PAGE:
VID
V ccm in LL
Exam ple A: M easured load line
satisfies slope specification
and is centered in the LL
w indow
Design Guide
V ccm ax LL
3-σ M anufacturing LL
V ccm ax LL
V ID
V ccm in LL
E xam ple B: W hen com ponent
tolerances shift the load line to
the low er TO B lim its, the 3-σ
m anufacturing LL is bounded by
the V ccm in LL
V ccm in LL
Exam ple C : W hen com ponent
tolerances shift the load line to
the upper TO B lim its, the 3-σ
m anufacturing load line is
bounded by the Vccm ax LL
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2.3
TOB: Voltage Tolerance Band
(REQUIRED)
Processor load line specifications must be guaranteed across component process variation, system
temperature extremes, and age degradation limits. The VRD topology and component selection
must maintain a 3-σ tolerance of the VRD Tolerance Band around the typical load line (see
Section 2.2). The critical parameters include voltage ripple, VRD controller tolerance, and current
sense tolerance under both static and transient conditions. Individual tolerance components will
vary among designs; the processor requires only that the total error stack-up stay within the
defined VR configuration tolerance band under the conditions defined in Table 2-1.
2.3.1 Sources of Voltage Deviation and Input Parameters
The standard VRD tolerance band (TOB) can be sliced into three main categories: controller
tolerance, current sense variation, and voltage ripple.
Controller tolerance is determined by the DAC accuracy (digital to analog conversion) and DC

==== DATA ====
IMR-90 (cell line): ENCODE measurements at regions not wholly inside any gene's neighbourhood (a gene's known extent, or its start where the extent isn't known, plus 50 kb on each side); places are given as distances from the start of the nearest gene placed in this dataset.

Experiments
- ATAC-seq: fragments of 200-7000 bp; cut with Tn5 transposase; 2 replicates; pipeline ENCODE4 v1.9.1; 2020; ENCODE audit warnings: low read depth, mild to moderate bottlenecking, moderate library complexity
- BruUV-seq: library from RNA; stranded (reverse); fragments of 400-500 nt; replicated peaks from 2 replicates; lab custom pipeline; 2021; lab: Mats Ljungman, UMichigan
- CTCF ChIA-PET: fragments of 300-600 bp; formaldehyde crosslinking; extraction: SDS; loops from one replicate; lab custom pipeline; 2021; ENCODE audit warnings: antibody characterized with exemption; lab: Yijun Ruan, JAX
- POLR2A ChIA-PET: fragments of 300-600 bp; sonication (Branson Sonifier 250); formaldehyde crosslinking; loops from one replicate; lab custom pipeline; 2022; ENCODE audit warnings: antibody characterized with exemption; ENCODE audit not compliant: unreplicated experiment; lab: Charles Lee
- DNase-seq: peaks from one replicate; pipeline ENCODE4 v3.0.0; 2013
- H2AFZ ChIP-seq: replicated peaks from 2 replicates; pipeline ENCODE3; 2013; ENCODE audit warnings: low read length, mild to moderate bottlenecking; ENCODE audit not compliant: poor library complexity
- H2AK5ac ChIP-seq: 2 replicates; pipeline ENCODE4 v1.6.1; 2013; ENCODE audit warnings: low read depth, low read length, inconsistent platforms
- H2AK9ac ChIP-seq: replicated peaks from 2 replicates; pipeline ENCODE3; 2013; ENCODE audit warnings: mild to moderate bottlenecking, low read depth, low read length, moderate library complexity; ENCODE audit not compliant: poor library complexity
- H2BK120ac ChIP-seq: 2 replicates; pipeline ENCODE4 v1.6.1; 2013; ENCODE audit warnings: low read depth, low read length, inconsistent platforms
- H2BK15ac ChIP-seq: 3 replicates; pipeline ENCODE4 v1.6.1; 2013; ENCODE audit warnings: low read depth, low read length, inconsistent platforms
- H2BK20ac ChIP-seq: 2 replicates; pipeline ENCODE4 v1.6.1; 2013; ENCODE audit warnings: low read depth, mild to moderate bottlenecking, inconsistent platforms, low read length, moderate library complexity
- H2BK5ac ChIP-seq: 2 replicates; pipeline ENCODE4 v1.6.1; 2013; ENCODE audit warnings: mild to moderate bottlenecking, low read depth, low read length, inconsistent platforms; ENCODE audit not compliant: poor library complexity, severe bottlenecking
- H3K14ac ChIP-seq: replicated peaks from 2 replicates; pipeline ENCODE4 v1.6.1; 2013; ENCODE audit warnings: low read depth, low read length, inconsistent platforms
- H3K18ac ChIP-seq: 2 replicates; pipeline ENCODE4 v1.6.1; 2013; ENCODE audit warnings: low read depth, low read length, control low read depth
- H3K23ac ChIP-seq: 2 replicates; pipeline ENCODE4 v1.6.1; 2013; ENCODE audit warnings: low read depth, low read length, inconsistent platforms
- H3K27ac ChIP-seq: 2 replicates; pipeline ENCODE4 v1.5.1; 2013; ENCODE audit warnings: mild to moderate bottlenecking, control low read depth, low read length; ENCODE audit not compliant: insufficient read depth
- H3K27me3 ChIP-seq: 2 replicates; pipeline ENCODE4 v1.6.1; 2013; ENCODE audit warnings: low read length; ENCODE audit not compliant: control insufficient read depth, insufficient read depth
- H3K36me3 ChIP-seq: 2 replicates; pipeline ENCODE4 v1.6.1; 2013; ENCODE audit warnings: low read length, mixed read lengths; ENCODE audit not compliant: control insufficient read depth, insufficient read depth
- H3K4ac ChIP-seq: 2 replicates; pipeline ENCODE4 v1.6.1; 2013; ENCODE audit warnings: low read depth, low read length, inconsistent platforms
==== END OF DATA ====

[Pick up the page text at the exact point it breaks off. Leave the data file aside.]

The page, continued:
offset of the internal controller circuitry (i.e., op amp offset). These tolerance parameters are
functions of the operating voltage associated with the programmed VID (defined in Table 2-1).
Internal controller circuitry also includes a tolerance associated with current sense signal
conversion that must be included in the TOB calculation. Consult the controller datasheet or
vendor for the particular component specifications.
VRD current sensing occurs by processing a sensed voltage across a component in the direct
output current path. Current conversion occurs with knowledge of the device resistance and/or
impedance. The tolerance of this sense method is directly aligned with the sense element’s
tolerance. For inductor, resistor, and FET sensing, the series resistance tolerance of the sense
component is a critical factor for calculating the TOB. Integrating capacitors are part of the
inductor current sense circuit and the manufacturing tolerance including thermal drift must be
identified to ensure correct TOB calculations. For inductor and FET sensing, thermal
compensation (see Section 2.4) is required to maintain a linear load line across the full,
operational system temperature range.
Peak ripple should not exceed ±5 mV at the VRD measurement nodes. Ripple is typically
suppressed by increasing the value of the output inductance or by increasing the value/quantity of